James Geary in The Atlantic:
Everything is formed by habit. The crow’s feet that come from squinting or laughter, the crease in a treasured and oft-opened letter, the ruts worn in a path frequently traveled—all are created by repeatedly performing the same action. Even neurons are formed by habit. When continuously exposed to a fixed stimulus, neurons become steadily less sensitive to that stimulus—until they eventually stop responding to it altogether. Anything that’s habitually encountered—the landscape of a daily commute, storefronts passed on a walk to the bus stop, photographs arranged on a mantelpiece—tends toward invisibility. The more we see a thing, the less we see it. Familiarity breeds neglect. Once perception settles into a comfortable pattern, we fall asleep to it. Only when the pattern is broken do we notice there is a pattern at all. The chains of mental habit are too weak to be felt until they are too strong to be broken, to paraphrase Samuel Johnson. Wit, whether visual or verbal, can make the commonplace uncommon again by breaking the habits that render perception routine. We tend to define the quality of wit as merely being deft with a clever comeback. But true wit is richer, cannier, more riddling. And the best of it is often based on a biological phenomenon called supernormal stimuli.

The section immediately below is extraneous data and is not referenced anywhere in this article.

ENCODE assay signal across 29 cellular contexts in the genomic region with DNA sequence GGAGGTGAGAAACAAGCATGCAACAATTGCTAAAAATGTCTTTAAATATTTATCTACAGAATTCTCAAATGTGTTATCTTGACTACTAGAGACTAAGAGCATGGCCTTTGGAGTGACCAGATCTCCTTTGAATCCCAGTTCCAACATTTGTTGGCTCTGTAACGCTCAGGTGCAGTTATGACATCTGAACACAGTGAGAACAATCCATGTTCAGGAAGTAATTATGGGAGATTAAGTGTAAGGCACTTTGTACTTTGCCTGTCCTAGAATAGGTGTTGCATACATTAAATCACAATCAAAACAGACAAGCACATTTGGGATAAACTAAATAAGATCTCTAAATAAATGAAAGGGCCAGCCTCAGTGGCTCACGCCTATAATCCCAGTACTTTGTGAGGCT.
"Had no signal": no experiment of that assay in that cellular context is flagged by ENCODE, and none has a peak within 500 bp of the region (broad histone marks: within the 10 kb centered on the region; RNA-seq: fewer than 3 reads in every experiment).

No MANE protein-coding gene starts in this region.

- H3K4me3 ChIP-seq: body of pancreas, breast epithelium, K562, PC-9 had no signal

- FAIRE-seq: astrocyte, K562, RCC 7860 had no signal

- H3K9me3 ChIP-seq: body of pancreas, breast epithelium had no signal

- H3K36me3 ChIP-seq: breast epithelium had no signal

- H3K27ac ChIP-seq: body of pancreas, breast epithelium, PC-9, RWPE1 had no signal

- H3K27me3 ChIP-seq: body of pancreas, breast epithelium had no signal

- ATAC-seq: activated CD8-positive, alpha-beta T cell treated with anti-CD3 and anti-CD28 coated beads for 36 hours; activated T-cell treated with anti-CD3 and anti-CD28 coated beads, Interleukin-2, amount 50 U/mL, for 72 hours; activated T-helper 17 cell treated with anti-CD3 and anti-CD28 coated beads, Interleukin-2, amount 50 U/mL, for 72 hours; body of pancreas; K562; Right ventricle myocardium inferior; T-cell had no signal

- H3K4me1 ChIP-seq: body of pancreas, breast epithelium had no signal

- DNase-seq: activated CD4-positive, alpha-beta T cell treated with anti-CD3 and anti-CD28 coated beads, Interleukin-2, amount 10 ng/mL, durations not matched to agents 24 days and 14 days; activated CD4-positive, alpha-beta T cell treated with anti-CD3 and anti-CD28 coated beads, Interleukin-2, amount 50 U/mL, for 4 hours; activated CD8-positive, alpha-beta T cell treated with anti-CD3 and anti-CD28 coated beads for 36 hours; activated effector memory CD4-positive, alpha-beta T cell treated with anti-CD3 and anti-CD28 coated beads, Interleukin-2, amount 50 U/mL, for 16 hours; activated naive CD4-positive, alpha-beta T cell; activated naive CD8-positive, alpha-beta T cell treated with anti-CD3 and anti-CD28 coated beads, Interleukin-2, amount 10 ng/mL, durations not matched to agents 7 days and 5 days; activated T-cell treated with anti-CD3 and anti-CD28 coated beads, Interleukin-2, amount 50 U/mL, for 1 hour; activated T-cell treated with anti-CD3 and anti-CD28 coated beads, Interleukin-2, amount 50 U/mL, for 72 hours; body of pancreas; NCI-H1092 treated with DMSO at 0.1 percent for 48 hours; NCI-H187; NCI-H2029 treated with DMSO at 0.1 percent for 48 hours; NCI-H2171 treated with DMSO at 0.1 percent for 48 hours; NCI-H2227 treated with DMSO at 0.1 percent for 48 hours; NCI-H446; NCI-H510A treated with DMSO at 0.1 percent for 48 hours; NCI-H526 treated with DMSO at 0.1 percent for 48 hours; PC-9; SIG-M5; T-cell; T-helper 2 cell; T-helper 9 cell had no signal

…Supernormal stimuli are key to certain kinds of wit, too, deliberately skewing or exaggerating our usual patterns of perception. The great silent comic Buster Keaton is a case in point. In The High Sign (1921), as Keaton settles down on a bench to read his local daily, he unfolds the paper to standard broadsheet format. He soon notices, though, that the newspaper is bigger than he expected, so he continues unfolding it—first to roughly the surface area of an ample picnic blanket, then easily to the proportions of a king-size bedsheet, until he’s finally engulfed by a single gigantic swath of newsprint.